Therefore the Government must resist the amendment. We are making improvements to casework processing. The information sought by the amendments is already in the public domain; it is debated publicly; it is
Baroness Anelay of St Johns: I thank the Minister for that reply. I made clear at the beginning that this, like all my other amendments this evening, is merely a probing amendment and like other amendments will not be pressed to a Division tonight. In other words, I am giving a cue note to Members opposite that they can relax.
I was grateful to hear from my noble friend Lord Brooke of Sutton Mandeville who has long experience as a Member of the other place acting on behalf of constituents. It is important for that information to be on the record. There was perhaps a subtle irony in that in moving the amendment I was trying to persuade the Government to set yet more targets when they seem to be wedded to them up to the eyeballs. Yet we have a Member on their own Benches in the form of the noble Lord, Lord Judd, trying to persuade me that setting targets can be counter-productive. So it looks as though we have won one convert on the Government Back Benches. Perhaps we might win some more as time goes on.
Of course I shall read carefully in Hansard what the Minister said. In the meantime I beg leave to withdraw the amendment.
Amendment, by leave, withdrawn.
Clause 105 [Fee for work permit, &c.]:
Baroness Anelay of St Johns moved Amendment No. 222:
Clause 105 gives the Secretary of State the power to charge for the consideration of applications for immigration employment documents including work permits. Subsection (3) provides for regulations to give details of the charges to be made.
Amendment No. 222 would ensure that non-profit organisations would not be subject to charges. As the Immigration Law Practitioners' Association has pointed out, it is only right that there should be a distinction in this matter between profit-making and non-profit making organisations.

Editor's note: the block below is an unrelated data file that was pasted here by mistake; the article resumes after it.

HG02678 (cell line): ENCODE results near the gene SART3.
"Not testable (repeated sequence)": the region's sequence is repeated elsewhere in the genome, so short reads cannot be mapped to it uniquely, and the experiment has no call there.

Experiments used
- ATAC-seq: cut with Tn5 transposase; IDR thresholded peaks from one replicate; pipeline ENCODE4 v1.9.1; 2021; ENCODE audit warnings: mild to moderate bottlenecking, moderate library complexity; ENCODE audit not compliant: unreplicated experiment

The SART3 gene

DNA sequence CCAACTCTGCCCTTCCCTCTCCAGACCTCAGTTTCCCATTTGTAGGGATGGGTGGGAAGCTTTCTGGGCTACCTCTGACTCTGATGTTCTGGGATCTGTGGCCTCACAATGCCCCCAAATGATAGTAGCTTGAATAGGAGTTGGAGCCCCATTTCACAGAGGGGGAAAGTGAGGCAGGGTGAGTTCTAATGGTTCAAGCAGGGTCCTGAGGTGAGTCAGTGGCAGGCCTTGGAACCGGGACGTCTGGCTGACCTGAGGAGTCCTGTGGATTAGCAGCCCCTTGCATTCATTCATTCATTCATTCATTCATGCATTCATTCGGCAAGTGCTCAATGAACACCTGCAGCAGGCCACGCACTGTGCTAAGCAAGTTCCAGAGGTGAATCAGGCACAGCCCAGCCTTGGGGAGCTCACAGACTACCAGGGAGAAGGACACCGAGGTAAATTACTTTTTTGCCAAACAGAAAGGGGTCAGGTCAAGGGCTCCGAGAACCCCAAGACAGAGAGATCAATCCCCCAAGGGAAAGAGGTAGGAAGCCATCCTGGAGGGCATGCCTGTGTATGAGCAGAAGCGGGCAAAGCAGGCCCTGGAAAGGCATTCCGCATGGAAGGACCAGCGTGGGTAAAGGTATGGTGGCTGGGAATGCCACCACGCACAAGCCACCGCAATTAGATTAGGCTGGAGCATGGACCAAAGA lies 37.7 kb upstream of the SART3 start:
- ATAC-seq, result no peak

What progress have the Government made with the consultation mentioned during the debate in Standing Committee E on this amendment in another place on 16th May at cols. 282 to 284? My honourable friend Mr Malins asked the Government to consult widely on what should happen to charitable and non-profit making organisations. In response the Minister,
Can the Minister confirm whether that consultation process has been completed? How many charities and non-profit making organisations were given the opportunity to respond? When will the results be published, since publication was promised by the Minister in another place? I beg to move.
Lord Avebury: Amendment No. 222A provides substantially the same as Amendment No. 222 but in slightly different words. We think there is a case for exempting non-profit organisations from the fees that would otherwise be chargeable under the clause. We realise that the Minister has the power to exempt them in the clause. We hope that it will be clear that he will do so on the face of the Bill.